When Fashion Met Festival

festival fashionThis week, having returned from my second festival in as many weeks, I’ve deduced that ‘festival-girls’ fall into three distinct categories: The Grunges, who embrace every aspect of the festival lifestyle  - from the knee-deep lashings of mud, to the greasy limp locks of unwashed hair; The Try-Hards (like myself) who attempt very enthusiastically to establish that classic magazine ‘festival look’ only to resemble a dredged up piece of portaloo-matter a day and a half after arriving, and finally; The Plastics who look every inch the pop-princess, complete with flower head-bands, loosely curled hair and fake eyelashes. I can even prove this because I spotted a tube of lash glue amidst the beer cans and vomit clogging up the sinks.


Personally, I could never be ‘The Grunge’ because every time I throw away my vanity and allow my face to go make-up free, or even if I just wear my hair effortlessly in a low-slung pony-tail, I unfortunately, and inevitably take on the face of my brother – the features are already there, I just normally disguise them under a mass of beauty products and carefully sculpted hair. And let’s face it, no one wants to look so grunge, they look like a less attractive version of their own brother.


I used to think I would like to be in The Plastic category, simply because they get the most attention and I’m not one to let-up on an attention-seeking situation. However, having endured an entire three days having to look at the tiniest of denim hot pants and a whole lot of derrière, I’ve discovered that the attention is more embarrassing than flattering. In fact it got to a point where the festivities of the weekend were no longer making me feel nauseous but the deluge of derrière was. I realise that when you’re wearing these cheek-peaking hot pants you can’t actually see what your behind looks like, but to subject other people to such sights is a clear breach of my human rights. Perhaps I’m just jealous? Indeed, the majority of these girls had assets to be proud of and I’m no J-Lo myself but in reality there was just too much of it – all ass and no class so to speak.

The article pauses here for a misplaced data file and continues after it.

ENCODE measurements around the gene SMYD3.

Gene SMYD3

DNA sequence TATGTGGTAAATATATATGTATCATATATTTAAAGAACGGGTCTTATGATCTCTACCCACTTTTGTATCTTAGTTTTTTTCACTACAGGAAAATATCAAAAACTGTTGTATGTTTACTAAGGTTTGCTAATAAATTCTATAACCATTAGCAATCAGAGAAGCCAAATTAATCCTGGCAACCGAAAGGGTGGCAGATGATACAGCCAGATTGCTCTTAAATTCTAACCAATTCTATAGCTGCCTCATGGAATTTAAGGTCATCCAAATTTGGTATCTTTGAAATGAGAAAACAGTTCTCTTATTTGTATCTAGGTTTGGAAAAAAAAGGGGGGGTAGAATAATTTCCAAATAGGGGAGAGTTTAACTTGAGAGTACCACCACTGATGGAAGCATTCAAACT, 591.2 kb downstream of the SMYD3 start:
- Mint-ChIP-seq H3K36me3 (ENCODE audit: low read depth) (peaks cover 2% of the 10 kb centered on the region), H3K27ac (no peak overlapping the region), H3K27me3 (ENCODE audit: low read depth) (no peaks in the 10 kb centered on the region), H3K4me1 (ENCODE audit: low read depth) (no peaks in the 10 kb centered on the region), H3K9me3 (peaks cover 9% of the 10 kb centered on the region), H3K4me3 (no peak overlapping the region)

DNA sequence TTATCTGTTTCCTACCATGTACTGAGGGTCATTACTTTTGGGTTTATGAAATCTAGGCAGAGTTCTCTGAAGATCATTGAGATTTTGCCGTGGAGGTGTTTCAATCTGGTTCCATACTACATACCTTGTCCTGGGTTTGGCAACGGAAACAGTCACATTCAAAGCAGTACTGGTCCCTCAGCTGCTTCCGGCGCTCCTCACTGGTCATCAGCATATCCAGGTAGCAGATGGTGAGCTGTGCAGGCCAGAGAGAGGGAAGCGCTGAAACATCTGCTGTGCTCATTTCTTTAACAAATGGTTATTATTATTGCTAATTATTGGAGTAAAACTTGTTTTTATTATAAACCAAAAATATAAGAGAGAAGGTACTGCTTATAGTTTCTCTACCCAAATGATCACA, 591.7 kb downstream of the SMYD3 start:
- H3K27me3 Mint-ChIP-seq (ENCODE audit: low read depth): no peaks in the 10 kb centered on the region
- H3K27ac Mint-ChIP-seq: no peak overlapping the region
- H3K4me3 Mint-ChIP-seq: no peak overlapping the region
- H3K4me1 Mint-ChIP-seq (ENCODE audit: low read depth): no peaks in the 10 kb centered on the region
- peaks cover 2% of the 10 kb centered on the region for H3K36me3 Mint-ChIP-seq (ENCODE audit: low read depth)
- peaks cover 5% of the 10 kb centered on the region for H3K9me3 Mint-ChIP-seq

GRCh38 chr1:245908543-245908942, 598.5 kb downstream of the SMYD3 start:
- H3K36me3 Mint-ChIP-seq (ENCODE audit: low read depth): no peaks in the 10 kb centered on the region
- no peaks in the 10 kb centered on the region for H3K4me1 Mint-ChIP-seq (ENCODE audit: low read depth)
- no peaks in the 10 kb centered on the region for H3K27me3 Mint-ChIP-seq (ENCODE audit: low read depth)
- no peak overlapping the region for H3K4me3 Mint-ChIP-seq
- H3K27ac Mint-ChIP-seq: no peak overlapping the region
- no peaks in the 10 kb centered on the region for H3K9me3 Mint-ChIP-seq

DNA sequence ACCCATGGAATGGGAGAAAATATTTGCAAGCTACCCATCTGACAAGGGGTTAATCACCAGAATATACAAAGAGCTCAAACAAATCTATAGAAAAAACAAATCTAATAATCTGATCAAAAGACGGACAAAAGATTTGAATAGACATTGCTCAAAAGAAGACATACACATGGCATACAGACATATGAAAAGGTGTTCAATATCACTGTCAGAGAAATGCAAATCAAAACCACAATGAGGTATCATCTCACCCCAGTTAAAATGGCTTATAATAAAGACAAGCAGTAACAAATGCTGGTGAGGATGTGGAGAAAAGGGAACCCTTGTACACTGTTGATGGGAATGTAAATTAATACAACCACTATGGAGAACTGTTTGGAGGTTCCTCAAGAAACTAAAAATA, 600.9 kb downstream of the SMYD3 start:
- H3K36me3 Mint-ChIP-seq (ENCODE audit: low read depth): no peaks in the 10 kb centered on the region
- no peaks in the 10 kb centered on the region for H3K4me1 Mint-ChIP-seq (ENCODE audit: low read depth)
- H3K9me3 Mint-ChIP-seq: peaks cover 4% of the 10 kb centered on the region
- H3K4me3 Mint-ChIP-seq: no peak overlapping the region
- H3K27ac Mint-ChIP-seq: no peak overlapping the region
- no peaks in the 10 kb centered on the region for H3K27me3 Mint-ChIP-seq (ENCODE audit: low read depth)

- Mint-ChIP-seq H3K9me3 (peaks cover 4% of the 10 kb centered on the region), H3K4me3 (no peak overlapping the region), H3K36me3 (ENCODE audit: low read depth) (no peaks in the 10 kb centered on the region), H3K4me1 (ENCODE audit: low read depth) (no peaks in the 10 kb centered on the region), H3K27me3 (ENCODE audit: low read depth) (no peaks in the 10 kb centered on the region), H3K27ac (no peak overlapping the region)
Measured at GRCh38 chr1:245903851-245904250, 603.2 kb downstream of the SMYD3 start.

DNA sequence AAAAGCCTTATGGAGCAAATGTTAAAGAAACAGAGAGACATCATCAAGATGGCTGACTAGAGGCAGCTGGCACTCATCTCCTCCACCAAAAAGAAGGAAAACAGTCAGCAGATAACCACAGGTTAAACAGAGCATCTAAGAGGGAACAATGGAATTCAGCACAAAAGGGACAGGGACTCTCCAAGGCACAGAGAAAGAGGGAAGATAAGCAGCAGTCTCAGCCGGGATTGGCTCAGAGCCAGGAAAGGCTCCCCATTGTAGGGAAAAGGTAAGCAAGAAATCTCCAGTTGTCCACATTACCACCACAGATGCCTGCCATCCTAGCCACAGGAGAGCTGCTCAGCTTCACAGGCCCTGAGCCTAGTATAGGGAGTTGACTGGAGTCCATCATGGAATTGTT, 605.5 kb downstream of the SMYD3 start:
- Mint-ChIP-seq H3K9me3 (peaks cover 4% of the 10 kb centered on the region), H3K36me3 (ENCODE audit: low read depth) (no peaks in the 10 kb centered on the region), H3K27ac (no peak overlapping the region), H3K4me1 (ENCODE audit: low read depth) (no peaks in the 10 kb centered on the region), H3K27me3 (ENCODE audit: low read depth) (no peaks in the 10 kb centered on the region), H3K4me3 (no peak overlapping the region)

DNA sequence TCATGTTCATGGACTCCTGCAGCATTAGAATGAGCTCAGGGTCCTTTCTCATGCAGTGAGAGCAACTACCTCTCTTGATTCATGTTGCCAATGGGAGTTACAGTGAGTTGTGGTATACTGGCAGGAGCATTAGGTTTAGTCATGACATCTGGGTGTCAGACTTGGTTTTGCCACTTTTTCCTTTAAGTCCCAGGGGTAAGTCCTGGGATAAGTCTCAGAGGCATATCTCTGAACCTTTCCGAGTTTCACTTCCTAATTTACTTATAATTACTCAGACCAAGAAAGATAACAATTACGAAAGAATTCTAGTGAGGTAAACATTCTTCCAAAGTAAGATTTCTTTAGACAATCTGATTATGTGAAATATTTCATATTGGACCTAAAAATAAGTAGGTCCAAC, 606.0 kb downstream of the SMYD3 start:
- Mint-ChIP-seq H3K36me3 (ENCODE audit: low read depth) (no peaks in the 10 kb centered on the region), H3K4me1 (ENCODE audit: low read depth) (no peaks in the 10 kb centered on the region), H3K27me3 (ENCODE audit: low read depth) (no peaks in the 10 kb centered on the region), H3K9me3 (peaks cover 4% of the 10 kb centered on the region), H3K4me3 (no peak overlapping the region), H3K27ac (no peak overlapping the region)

hotpantsIn festival situations I would absolutely love to roll out of my tent looking like a model on a Vogue shoot – rather than the alternative which involves me waking up head down in a suspiciously wet corner of the tent and with nest-like hair welded together with last Friday’s hairspray, forty-eight hours worth of dirt and half a bottle of WKD someone sprayed over me the night before. Of course I would, but even with all the eyelash glue in the world, when I’m at a festival, I’m still just going to look a mess – another Try-Hard failure who didn’t quite make the ‘cool-crew’.


Inevitably, next year when festival season comes round again, I will fall, as ever into The Try Hard category; having carefully studied the magazines weeks in advance and prepared the quintessential socks and wellies combo to perfection, only to end up looking as rough, and if recent years are anything to go by, looking even rougher than the festival before. What else do I expect when I don’t wash for three days and spray enough dry-shampoo to cover everyone around me in a thin layer of white dust?


I’m actually beginning to believe that looking horrific is all part of the festival-fun and I intend to keep going to them for as long as I am young – or until the day I get Facebook tagged as my brother, that is the day I will hang up my festival wellies for good….Hunters though of course.

1 Comment

  1. Great article! I agree with you about these “plastics”. What’s with all the fuss about looking good at a festival anyway? When I go to one I go to enjoy the music, it’s inevitable that you’re going to end up looking terrible but isn’t that part of the fun? After all, everyone is in the same smelly situation!